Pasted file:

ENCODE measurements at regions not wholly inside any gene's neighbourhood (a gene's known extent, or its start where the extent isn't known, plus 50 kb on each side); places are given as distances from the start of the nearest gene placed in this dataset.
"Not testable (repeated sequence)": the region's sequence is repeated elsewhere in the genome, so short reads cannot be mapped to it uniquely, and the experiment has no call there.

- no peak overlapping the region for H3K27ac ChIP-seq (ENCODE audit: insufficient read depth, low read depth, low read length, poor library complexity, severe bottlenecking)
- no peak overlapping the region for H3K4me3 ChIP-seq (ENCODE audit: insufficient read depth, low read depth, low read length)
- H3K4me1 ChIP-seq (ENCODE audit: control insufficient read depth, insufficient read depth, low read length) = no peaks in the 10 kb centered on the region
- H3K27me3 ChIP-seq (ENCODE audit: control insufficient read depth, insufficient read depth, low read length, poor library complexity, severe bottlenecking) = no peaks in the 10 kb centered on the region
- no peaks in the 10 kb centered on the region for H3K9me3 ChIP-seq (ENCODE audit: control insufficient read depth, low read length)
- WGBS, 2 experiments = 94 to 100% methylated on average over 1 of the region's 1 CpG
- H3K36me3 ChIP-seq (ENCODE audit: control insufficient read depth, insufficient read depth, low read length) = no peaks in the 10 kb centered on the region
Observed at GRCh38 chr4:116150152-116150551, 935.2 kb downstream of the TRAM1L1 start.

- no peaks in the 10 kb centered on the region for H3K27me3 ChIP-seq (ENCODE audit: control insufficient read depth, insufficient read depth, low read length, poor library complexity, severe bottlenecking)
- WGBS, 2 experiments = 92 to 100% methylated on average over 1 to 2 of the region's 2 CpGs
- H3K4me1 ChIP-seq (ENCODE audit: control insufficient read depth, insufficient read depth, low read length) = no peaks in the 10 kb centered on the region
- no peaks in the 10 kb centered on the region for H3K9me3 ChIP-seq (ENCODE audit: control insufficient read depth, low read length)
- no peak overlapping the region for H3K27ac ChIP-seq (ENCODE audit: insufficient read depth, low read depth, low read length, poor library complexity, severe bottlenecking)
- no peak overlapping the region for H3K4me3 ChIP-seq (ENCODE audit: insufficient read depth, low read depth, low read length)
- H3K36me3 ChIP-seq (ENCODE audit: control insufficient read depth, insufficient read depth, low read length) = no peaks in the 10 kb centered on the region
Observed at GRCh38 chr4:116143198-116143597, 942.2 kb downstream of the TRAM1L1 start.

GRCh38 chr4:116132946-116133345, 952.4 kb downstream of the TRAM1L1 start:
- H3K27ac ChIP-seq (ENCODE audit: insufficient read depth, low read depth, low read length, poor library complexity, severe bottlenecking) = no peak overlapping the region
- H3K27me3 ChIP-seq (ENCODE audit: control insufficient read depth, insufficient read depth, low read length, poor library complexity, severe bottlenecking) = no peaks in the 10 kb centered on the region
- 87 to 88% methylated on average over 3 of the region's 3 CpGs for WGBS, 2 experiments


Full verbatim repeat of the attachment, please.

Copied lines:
ENCODE measurements at regions not wholly inside any gene's neighbourhood (a gene's known extent, or its start where the extent isn't known, plus 50 kb on each side); places are given as distances from the start of the nearest gene placed in this dataset.
"Not testable (repeated sequence)": the region's sequence is repeated elsewhere in the genome, so short reads cannot be mapped to it uniquely, and the experiment has no call there.

- no peak overlapping the region for H3K27ac ChIP-seq (ENCODE audit: insufficient read depth, low read depth, low read length, poor library complexity, severe bottlenecking)
- no peak overlapping the region for H3K4me3 ChIP-seq (ENCODE audit: insufficient read depth, low read depth, low read length)
- H3K4me1 ChIP-seq (ENCODE audit: control insufficient read depth, insufficient read depth, low read length) = no peaks in the 10 kb centered on the region
- H3K27me3 ChIP-seq (ENCODE audit: control insufficient read depth, insufficient read depth, low read length, poor library complexity, severe bottlenecking) = no peaks in the 10 kb centered on the region
- no peaks in the 10 kb centered on the region for H3K9me3 ChIP-seq (ENCODE audit: control insufficient read depth, low read length)
- WGBS, 2 experiments = 94 to 100% methylated on average over 1 of the region's 1 CpG
- H3K36me3 ChIP-seq (ENCODE audit: control insufficient read depth, insufficient read depth, low read length) = no peaks in the 10 kb centered on the region
Observed at GRCh38 chr4:116150152-116150551, 935.2 kb downstream of the TRAM1L1 start.

- no peaks in the 10 kb centered on the region for H3K27me3 ChIP-seq (ENCODE audit: control insufficient read depth, insufficient read depth, low read length, poor library complexity, severe bottlenecking)
- WGBS, 2 experiments = 92 to 100% methylated on average over 1 to 2 of the region's 2 CpGs
- H3K4me1 ChIP-seq (ENCODE audit: control insufficient read depth, insufficient read depth, low read length) = no peaks in the 10 kb centered on the region
- no peaks in the 10 kb centered on the region for H3K9me3 ChIP-seq (ENCODE audit: control insufficient read depth, low read length)
- no peak overlapping the region for H3K27ac ChIP-seq (ENCODE audit: insufficient read depth, low read depth, low read length, poor library complexity, severe bottlenecking)
- no peak overlapping the region for H3K4me3 ChIP-seq (ENCODE audit: insufficient read depth, low read depth, low read length)
- H3K36me3 ChIP-seq (ENCODE audit: control insufficient read depth, insufficient read depth, low read length) = no peaks in the 10 kb centered on the region
Observed at GRCh38 chr4:116143198-116143597, 942.2 kb downstream of the TRAM1L1 start.

GRCh38 chr4:116132946-116133345, 952.4 kb downstream of the TRAM1L1 start:
- H3K27ac ChIP-seq (ENCODE audit: insufficient read depth, low read depth, low read length, poor library complexity, severe bottlenecking) = no peak overlapping the region
- H3K27me3 ChIP-seq (ENCODE audit: control insufficient read depth, insufficient read depth, low read length, poor library complexity, severe bottlenecking) = no peaks in the 10 kb centered on the region
- 87 to 88% methylated on average over 3 of the region's 3 CpGs for WGBS, 2 experiments